- Collateral – In Presidential declarations, physical business loans over $25,000 must be secured to the extent possible. For Agency declarations, physical business loans over $14,000 must be secured to the extent possible. All EIDL loans over $25,000 must be secured to the extent possible. SBA takes real estate as collateral when it is available. SBA will not decline a loan for lack of collateral but requires you to pledge what is available.
Q. What are the interest rates?
By law, the interest rates depend on whether each applicant has Credit Available Elsewhere. An applicant does not have Credit Available Elsewhere when SBA determines the applicant does not have sufficient funds or other resources, or the ability to borrow from non-government sources, to provide for its own disaster recovery. An applicant, whom SBA determines to have the ability to provide for his or her own recovery, is deemed to have Credit Available Elsewhere. Interest rates are fixed for the term of the loan.
Q. What are the terms of the loan?
The maximum term is 30 years. However, the law restricts businesses with Credit Available Elsewhere to a maximum 3-years term. SBA sets the installment payment amount and corresponding maturity based upon each borrower’s ability to repay.
Q. Are there any restrictions on eligibility for loans?
- Uninsured Losses – Only uninsured or otherwise uncompensated disaster losses are eligible. Any insurance proceeds which are required to be applied against outstanding mortgages are not available to fund disaster repairs and do not reduce loan eligibility. However, any insurance proceeds voluntarily applied to any outstanding mortgages do reduce loan eligibility.
- Ineligible Property – Secondary homes, personal pleasure boats, airplanes, recreational vehicles and similar property are not eligible, unless used for business purposes. Property such as antiques and collections are eligible only to the extent of their functional value. Amounts for landscaping, swimming pools, etc., are limited.
- Noncompliance – Applicants who have not complied with the terms of previous SBA loans are not eligible. This includes borrowers who did not maintain flood and/or hazard insurance on previous SBA or Federally Insured loans.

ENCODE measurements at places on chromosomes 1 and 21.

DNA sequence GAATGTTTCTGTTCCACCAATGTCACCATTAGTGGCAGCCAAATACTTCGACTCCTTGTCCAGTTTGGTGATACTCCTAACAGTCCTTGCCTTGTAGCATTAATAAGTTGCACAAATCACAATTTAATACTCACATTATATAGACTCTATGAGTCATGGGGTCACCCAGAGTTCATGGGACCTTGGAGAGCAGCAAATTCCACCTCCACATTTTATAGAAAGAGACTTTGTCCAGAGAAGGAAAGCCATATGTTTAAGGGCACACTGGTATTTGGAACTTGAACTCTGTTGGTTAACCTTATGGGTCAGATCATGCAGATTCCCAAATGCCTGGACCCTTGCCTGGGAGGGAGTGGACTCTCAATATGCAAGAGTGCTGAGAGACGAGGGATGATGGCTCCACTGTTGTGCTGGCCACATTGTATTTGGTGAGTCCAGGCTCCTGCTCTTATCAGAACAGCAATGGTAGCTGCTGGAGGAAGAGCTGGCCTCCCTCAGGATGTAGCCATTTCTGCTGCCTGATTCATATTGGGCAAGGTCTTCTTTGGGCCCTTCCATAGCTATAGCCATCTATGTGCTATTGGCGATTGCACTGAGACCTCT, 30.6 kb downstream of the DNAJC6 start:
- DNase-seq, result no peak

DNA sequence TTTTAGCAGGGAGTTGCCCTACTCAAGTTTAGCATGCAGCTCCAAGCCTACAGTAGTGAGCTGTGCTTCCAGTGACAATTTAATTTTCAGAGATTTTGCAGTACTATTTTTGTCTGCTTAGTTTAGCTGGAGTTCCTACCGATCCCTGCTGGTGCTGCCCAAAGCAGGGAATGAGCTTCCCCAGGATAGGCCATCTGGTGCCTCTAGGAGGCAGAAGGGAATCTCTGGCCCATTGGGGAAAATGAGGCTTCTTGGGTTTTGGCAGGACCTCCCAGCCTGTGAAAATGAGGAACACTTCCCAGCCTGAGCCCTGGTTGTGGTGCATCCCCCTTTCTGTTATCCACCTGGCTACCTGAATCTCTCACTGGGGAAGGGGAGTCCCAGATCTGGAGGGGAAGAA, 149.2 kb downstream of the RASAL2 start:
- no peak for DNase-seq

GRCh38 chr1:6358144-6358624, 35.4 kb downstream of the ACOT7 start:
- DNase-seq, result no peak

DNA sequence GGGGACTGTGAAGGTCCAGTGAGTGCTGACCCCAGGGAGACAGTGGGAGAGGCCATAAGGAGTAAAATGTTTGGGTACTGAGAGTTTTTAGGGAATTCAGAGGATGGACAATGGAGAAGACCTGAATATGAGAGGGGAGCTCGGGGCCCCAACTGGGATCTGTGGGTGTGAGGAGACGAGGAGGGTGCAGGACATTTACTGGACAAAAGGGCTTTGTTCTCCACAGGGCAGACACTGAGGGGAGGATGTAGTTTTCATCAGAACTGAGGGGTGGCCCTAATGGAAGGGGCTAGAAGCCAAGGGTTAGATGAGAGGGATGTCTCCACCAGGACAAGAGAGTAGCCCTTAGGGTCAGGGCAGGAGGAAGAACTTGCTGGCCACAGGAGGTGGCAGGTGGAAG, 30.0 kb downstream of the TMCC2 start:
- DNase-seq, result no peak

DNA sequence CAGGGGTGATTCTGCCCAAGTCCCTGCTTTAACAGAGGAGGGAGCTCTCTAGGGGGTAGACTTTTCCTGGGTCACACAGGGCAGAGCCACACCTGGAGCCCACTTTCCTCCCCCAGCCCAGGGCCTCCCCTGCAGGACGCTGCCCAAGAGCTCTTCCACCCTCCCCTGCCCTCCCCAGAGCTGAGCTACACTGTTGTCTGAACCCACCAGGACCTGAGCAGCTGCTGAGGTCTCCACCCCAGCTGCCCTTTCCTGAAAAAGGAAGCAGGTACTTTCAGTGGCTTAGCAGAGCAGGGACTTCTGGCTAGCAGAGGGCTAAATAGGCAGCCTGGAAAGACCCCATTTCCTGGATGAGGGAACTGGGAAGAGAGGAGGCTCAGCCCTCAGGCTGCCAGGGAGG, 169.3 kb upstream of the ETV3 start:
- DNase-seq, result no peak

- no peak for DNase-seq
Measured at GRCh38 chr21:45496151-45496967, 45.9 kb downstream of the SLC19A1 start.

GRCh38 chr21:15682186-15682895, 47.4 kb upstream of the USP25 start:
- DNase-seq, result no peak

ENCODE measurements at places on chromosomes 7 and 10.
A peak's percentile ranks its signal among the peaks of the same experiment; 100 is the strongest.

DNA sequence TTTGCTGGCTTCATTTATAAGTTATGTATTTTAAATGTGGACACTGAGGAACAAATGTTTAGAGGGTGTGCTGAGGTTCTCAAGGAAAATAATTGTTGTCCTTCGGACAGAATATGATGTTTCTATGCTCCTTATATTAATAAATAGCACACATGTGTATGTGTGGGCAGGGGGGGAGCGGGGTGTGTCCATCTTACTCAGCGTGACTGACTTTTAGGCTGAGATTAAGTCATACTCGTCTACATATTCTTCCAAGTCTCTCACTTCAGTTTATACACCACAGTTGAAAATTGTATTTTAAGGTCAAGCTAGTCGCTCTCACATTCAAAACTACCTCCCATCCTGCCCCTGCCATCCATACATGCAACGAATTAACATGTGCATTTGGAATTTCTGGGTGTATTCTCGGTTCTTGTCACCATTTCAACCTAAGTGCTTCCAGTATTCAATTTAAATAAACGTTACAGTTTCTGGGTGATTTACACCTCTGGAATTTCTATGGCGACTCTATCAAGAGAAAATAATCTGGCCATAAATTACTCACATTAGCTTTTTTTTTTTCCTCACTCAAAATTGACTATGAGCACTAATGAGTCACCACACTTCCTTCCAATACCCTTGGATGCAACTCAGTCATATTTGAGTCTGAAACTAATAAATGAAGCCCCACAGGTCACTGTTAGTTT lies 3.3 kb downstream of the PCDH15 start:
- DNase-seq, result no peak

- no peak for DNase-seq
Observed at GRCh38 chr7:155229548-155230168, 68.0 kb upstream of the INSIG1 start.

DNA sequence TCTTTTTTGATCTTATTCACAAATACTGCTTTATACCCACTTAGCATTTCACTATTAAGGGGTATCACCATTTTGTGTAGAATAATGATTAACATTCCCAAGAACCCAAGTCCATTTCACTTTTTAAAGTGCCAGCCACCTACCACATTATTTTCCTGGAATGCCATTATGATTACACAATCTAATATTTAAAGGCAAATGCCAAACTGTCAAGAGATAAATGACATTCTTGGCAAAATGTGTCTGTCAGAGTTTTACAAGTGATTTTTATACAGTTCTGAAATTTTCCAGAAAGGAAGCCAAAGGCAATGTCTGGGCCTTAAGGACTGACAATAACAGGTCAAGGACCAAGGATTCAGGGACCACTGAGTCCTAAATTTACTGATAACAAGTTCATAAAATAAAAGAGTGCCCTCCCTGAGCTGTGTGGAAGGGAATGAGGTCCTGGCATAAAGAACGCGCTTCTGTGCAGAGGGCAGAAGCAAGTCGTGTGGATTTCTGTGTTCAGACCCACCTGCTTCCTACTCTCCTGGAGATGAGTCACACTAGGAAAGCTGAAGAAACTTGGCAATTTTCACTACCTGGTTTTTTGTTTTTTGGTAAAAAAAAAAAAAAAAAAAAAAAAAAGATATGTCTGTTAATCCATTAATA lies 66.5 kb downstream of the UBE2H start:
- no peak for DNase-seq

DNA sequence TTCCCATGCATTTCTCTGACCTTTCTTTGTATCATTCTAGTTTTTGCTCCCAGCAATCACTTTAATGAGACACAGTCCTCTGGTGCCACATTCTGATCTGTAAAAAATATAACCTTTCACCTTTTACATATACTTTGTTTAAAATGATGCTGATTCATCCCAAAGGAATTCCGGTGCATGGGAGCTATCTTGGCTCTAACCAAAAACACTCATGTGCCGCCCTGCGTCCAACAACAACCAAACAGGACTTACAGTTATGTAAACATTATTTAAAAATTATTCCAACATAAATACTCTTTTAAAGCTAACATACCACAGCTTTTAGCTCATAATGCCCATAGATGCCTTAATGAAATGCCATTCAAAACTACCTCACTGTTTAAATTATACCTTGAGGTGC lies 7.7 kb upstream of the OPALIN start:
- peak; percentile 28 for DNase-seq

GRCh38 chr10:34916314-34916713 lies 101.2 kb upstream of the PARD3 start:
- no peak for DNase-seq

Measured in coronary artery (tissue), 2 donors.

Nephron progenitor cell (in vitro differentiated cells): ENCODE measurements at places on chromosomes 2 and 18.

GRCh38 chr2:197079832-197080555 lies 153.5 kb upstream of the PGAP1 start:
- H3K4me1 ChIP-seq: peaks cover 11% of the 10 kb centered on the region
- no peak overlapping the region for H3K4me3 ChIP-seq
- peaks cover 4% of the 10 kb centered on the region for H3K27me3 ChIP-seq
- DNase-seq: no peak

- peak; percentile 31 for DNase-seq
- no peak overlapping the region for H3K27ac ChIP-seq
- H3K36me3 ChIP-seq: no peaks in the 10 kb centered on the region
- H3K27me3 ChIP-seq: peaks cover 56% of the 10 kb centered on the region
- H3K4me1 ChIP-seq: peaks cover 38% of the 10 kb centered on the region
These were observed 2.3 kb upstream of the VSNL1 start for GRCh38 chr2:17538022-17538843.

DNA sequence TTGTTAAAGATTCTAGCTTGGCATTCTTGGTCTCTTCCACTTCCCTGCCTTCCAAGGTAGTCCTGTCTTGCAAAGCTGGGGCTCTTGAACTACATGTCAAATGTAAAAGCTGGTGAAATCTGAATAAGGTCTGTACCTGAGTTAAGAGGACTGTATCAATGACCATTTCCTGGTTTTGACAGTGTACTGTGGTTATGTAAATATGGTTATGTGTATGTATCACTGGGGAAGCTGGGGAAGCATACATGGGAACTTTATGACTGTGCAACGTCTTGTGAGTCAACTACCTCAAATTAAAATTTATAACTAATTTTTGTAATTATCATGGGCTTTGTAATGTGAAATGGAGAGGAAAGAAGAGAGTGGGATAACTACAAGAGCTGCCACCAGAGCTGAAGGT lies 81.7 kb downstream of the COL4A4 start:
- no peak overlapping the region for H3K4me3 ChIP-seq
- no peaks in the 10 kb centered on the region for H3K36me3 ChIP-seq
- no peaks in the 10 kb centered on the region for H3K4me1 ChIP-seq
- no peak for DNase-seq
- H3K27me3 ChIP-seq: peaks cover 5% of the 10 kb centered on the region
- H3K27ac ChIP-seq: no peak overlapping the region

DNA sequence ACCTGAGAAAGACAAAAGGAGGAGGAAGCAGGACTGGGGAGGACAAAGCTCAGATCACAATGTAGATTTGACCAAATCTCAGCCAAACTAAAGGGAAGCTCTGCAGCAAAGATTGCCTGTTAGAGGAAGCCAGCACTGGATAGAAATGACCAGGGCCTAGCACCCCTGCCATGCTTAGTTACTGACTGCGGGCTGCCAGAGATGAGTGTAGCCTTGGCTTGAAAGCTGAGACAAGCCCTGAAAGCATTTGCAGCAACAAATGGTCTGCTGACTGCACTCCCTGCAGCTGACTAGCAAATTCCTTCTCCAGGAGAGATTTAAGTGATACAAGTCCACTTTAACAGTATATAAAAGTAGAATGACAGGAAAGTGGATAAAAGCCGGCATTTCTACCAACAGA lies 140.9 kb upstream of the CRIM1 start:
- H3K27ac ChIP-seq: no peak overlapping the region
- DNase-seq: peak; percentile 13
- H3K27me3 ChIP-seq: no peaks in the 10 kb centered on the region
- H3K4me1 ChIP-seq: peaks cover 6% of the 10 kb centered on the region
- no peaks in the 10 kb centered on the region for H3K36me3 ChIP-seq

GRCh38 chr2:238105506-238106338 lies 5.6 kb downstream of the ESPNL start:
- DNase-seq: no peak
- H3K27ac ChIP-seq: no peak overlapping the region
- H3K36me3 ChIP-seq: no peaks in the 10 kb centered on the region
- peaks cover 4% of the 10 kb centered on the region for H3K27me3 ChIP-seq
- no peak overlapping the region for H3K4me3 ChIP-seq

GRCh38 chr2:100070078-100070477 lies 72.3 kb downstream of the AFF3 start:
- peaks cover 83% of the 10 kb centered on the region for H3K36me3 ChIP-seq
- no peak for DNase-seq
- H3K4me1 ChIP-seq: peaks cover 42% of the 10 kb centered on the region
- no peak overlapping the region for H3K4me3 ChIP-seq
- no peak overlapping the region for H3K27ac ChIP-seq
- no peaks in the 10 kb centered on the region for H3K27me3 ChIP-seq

Q. Can an SBA disaster loan be used to relocate?
An SBA disaster loan can be used to relocate. The amount of the relocation loan depends on whether relocation is voluntarily or involuntarily. If the applicant is interested in relocation, an SBA representative can provide more details in the specific situation.
Q. Are There Insurance Requirements for Loans?
To protect each borrower and the Agency, SBA may require the applicant to obtain and maintain appropriate insurance. By law, borrowers whose damaged or collateral property is located in a special flood hazard area must purchase and maintain flood insurance for the full insurable value of the property for the life of the loan.More information can be found at www.sba.gov/content/apply-disaster-loan.
Q. Is There Help Available for Refinancing?
- SBA can refinance all or part of prior mortgages that are evidenced by a recorded lien, when the applicant: (1) does not have credit available elsewhere, (2) has suffered substantial uncompensated disaster damage (40% or more of the value of the property), and (3) intends to repair the damage.
- Homes – Homeowners may be eligible for the refinancing of existing liens or mortgages on homes, in some cases up to the amount of the loan for real estate repair or replacement.
- Businesses – Business owners may be eligible for the refinancing of existing mortgages or liens on real estate, machinery and equipment, in some cases up to the amount of the loan for the repair or replacement of real estate, machinery, and equipment.
Q. What if the SBA denies or only partially approves your loan request? Can you appeal?
Yes, A disaster victim must file the appeal with SBA’s Office of Hearings and Appeals (OHA) within 45 calendar days of receiving the SBA determination being appealed. OHA must receive your appeal by 5 p.m. ET on the 45th business day. Appeals can be filed by email at firstname.lastname@example.org or fax at 202-205-7059. Appeals are also accepted via the SBA’s Hearing and Appeals Submission Upload (HASU) Application. The judge should issue a written decision within 90 calendar days of the date the appeal was filed.
To learn more about this subject, tune into this video podcast.
Disclaimer: this material is intended for informational purposes only and does not constitute legal advice. The law varies by jurisdiction and is constantly changing. For legal advice, you should consult a lawyer that can apply the appropriate law to the facts in your case.